Anyway get back to us and good luck on this. This link will show you that the 460 is a whole lot better than the 550.

GTX460 vs GTX550 Ti
http://www.anandtech.com/bench/Product/542?vs=541
June 10, 2012 4:46:04 AM

Nice name for the thread had a good laugh. I would get a new build if i were you. There is no pint been a tightass. You should just sell off some old stuff on ebay or wherever and put in a bit of your own cash and get a mid end to high end build. When i got my new build in 2010 i did not spend a single cent of my own saving. I sold off some old laptops and some other junk and got the 1.25 grand togtehr like that. Good Luck.
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June 10, 2012 8:24:59 AM

Quote:
Is this problem just started or has it been doing this since you first got the game?

I bought Skyrim quite a while ago, ever since patch 1.5 came out it started to mess with things. The beta patch was even worse, and the newest patch, 1.6, didn't change a thing.

Quote:
Does the problem start as soon as you start the game or does it start after you have been playing for about 4 to 5 min? Are you checking your temps while you are playing the game in other words it is displayed on the screen as you play?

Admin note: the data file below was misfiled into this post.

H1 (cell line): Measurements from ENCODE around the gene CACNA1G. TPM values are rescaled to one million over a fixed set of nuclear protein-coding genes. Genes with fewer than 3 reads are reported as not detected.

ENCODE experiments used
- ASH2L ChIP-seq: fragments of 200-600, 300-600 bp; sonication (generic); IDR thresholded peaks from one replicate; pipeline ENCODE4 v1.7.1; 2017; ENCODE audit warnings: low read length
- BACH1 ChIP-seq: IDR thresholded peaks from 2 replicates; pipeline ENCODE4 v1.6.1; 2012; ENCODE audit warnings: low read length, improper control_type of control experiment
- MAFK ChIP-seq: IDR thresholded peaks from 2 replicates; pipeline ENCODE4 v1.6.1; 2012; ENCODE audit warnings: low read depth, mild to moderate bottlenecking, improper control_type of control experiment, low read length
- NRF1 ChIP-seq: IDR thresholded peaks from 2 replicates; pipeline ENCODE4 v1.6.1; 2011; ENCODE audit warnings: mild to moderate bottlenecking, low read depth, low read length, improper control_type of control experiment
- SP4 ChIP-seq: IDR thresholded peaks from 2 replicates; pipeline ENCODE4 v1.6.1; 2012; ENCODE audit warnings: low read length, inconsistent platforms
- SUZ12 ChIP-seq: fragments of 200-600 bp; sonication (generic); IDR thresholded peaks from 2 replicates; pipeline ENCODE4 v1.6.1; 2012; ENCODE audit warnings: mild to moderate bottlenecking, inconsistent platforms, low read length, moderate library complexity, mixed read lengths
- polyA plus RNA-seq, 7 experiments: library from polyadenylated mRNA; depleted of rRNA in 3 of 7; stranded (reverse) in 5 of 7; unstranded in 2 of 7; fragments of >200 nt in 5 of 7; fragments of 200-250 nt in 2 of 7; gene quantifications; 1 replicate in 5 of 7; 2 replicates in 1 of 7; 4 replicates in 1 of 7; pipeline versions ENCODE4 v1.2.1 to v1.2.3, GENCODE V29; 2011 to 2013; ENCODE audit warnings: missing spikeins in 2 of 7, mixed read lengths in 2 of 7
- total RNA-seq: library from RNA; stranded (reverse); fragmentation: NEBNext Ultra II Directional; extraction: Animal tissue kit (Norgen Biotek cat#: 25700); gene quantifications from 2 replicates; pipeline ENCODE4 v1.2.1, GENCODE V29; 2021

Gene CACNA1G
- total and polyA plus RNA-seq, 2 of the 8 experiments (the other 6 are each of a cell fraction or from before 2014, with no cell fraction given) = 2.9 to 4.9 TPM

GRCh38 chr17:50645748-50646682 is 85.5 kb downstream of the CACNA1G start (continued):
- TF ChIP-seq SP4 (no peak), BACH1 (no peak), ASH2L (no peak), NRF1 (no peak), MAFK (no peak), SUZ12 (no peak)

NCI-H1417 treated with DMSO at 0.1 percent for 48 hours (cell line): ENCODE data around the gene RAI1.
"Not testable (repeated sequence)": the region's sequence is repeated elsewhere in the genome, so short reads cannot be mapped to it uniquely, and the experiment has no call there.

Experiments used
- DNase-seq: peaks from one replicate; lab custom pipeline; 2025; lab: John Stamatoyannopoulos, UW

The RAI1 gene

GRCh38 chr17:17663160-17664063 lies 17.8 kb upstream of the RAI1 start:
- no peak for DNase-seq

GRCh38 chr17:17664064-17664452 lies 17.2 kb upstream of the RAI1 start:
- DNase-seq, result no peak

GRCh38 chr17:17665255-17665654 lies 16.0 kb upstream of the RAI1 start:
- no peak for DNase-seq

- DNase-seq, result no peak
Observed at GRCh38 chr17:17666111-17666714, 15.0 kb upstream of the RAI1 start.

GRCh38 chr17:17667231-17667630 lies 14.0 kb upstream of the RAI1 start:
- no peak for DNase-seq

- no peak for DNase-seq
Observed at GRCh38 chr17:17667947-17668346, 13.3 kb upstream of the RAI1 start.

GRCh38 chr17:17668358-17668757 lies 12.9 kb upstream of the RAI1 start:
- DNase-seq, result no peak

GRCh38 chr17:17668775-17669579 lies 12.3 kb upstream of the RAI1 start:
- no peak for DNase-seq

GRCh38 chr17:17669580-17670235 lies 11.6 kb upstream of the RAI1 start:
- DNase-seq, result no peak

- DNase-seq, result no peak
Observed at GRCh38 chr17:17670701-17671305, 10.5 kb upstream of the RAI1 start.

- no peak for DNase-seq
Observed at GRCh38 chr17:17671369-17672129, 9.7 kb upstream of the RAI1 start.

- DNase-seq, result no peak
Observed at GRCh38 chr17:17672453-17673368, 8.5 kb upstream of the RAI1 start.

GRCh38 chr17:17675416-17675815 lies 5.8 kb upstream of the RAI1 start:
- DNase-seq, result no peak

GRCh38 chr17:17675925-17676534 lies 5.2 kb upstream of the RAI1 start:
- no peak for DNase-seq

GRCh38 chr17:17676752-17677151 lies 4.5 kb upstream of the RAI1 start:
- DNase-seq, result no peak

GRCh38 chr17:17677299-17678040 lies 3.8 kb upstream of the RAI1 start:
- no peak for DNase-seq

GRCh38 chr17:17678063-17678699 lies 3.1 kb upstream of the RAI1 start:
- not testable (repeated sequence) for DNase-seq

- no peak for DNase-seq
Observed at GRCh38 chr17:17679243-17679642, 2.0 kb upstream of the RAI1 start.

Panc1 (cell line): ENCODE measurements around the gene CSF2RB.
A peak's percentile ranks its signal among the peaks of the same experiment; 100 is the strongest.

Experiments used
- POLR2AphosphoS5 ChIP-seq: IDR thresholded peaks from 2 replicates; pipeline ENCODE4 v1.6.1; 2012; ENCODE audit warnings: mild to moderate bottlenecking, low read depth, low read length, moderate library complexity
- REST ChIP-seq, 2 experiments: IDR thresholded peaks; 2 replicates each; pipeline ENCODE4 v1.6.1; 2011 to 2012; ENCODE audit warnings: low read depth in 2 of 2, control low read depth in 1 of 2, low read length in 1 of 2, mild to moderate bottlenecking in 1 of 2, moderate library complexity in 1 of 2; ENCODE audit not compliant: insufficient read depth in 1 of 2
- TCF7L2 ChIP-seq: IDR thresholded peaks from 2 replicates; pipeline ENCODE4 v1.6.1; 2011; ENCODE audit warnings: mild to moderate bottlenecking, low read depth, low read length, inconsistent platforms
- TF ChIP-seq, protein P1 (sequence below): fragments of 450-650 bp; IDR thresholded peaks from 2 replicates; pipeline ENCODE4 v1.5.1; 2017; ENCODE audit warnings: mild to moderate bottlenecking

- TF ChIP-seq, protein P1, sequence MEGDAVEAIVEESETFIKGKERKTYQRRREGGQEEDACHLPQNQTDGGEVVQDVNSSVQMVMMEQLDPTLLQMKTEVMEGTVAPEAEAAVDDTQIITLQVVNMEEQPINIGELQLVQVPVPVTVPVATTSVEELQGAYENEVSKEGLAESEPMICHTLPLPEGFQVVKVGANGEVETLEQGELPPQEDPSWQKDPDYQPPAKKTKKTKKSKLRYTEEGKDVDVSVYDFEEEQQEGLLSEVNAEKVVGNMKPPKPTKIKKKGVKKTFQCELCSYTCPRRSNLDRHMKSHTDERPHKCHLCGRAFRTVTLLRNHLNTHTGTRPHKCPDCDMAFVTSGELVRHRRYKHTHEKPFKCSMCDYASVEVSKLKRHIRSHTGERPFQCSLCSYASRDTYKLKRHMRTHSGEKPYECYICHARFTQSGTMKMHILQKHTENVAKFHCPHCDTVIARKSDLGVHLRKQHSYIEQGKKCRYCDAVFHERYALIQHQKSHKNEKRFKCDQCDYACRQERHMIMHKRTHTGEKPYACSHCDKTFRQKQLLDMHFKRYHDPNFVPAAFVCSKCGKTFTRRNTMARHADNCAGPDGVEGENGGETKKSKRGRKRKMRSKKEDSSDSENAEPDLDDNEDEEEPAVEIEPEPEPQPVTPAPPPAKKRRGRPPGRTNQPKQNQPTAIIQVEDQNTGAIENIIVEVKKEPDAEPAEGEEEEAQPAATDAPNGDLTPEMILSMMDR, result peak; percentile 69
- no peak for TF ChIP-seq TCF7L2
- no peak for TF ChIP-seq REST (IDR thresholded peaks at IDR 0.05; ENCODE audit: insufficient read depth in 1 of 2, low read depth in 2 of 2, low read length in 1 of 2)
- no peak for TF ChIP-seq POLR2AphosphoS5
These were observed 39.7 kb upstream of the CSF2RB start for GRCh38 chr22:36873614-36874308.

I'm using MSI Afterburner, I always make sure my card never gets a higher temperature than 75-80 degrees Celsius. when I'm playing for a couple of hours, it never manages to get higher than 70 degrees. The maximum temperature I've ever got is probably 73 degrees on a warm day. And yes, it usually happens after a few minutes.

Quote:
What is your PSU brand and watts?

Using a 850W power supply made by Antec, true-power Quattro.

Quote:
How long ago did you get the card?

I don't think it matters how long ago I bought it, but anyways, I bought it about 2-3 years ago.

And I've got an old Nvidia card lying around here, 8800GT, also got a metal illuminated keyboard that emits a calming blue light out of the keys. I'm sure I can get some money out of it.


June 10, 2012 11:39:12 AM

DM186 said:


The biggest card on nVidia's side is a GTX 550 Ti that you can use with a 2 core CPU. The GTX 460 is a far better card then the 550 ti. How long ago did you get the card? You can still answer my questions incase I am wrong.


I call bull on this, the way it is written this is simply untrue. Period. End of Story.

You can put as big a GPU as your PSU can take. Now you might find that there is limited benefit beyond this card as your CPU becomes the bottleneck, however this bottleneck shifts from game to game, some games only use a single core, in which case you have a very fast single core.